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Former FBI Agent Will Not Face Prosecution for Writing Clinton Book

Publishing: Gary Aldrich did not get necessary clearance for his tome.

May 26, 1997| From Associated Press

WASHINGTON — A former FBI agent whose book suggested President Clinton evaded his security detail to have secret trysts will not be prosecuted by the Justice Department for going public without FBI clearance, a spokesman said Sunday.

"That's amazingly good news for myself and for my family," said retired agent Gary Aldrich on NBC-TV's "Meet the Press" after learning of the decision.

Aldrich faced criminal prosecution and the loss of all profits from his book, "Unlimited Access: An FBI Agent Inside the Clinton White House."

All Justice Department employees must be cleared to publish writings based on their work--a policy intended to protect national security secrets and confidential information.

The Justice Department made the decision not to file charges last week, spokesman Bill Brooks said. Brooks said legal issues of privacy prevented him from revealing why.

Aldrich, who worked for 30 years as an FBI agent, portrayed a White House pervaded by lax security and sexual immorality. Aldrich submitted the book for FBI perusal and said the agency refused to approve a small portion he and his publisher considered vital.

"We felt the FBI was not approving my book for political reasons," Aldrich said.

The potential Justice Department prosecution is just one of several adversities Aldrich has encountered since publishing last summer.

Many--including conservatives who normally relish accounts of a Clinton White House run amok--have questioned the work's credibility.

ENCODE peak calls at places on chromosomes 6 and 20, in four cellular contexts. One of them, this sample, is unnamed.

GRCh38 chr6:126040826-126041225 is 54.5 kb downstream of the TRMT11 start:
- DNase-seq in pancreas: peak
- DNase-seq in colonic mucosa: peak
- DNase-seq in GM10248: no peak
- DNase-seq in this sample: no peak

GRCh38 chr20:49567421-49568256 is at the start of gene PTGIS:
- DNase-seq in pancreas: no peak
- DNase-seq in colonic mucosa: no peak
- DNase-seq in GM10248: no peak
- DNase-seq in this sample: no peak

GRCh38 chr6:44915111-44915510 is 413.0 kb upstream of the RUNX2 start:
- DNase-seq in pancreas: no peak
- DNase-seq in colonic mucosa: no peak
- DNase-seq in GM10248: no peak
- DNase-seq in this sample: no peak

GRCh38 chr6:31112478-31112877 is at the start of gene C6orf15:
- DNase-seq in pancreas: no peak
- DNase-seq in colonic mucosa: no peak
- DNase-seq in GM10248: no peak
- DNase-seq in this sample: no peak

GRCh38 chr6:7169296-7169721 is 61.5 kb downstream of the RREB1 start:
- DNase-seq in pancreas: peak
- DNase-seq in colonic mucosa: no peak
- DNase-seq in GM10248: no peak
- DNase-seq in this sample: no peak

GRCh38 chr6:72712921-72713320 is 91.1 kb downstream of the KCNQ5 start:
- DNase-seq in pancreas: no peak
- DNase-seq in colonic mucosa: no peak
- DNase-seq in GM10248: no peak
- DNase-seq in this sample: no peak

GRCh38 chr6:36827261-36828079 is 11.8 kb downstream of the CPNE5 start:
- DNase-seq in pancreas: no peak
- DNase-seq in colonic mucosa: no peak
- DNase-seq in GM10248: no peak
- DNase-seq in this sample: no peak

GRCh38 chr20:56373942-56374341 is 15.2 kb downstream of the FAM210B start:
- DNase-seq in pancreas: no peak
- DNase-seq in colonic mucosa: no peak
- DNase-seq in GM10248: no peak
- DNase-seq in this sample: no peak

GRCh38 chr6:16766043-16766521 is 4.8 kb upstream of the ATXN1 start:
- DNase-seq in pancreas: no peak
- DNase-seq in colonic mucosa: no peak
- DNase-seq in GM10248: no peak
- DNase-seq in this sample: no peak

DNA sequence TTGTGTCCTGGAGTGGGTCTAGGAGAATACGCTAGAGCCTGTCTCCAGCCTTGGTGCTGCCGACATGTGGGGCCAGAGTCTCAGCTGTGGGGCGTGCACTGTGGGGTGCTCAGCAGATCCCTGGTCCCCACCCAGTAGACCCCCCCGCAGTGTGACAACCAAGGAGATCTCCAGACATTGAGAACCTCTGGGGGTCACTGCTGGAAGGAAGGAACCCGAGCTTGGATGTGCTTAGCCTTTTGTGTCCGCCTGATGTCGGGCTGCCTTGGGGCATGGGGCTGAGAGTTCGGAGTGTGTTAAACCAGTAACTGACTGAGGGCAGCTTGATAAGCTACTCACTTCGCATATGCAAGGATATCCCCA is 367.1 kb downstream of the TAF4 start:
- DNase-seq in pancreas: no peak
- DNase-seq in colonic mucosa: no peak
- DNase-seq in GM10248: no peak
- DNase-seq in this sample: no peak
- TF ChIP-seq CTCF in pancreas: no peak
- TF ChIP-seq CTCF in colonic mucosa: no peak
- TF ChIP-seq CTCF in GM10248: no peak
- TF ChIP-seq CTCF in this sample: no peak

In his book, Aldrich noted his intense dislike of the Clintons and those around them and was offended by women wearing tight skirts and men with earrings.

Aldrich has admitted that some of the more inflammatory material was taken from secondhand sources--including the allegation that Clinton would routinely sneak past his Secret Service guards for clandestine love affairs at a downtown Marriott hotel.

Last week, that alleged tidbit drew controversy again after New Yorker magazine quoted Aldrich as saying, "The Marriott thing was not quite solid. It was hypothetical."

Aldrich said he was "totally misquoted" in the article, claiming that he never used the word "hypothetical" in his phone interview with reporter Jane Mayer.

"This is a compilation of allegations which were made over time about the Clinton administration," Aldrich said.

"It's not a mock investigation," the former agent added. "It's the real thing."

Mayer, who appeared later on the "Meet the Press" program, insisted that her reporting was completely accurate.

"He said every single word exactly as it appears in the magazine," Mayer said.

"I guess Mr. Aldrich must have had second thoughts when he realized that basically what he was admitting was that the most sensational allegation in his book was a fraud," she said.

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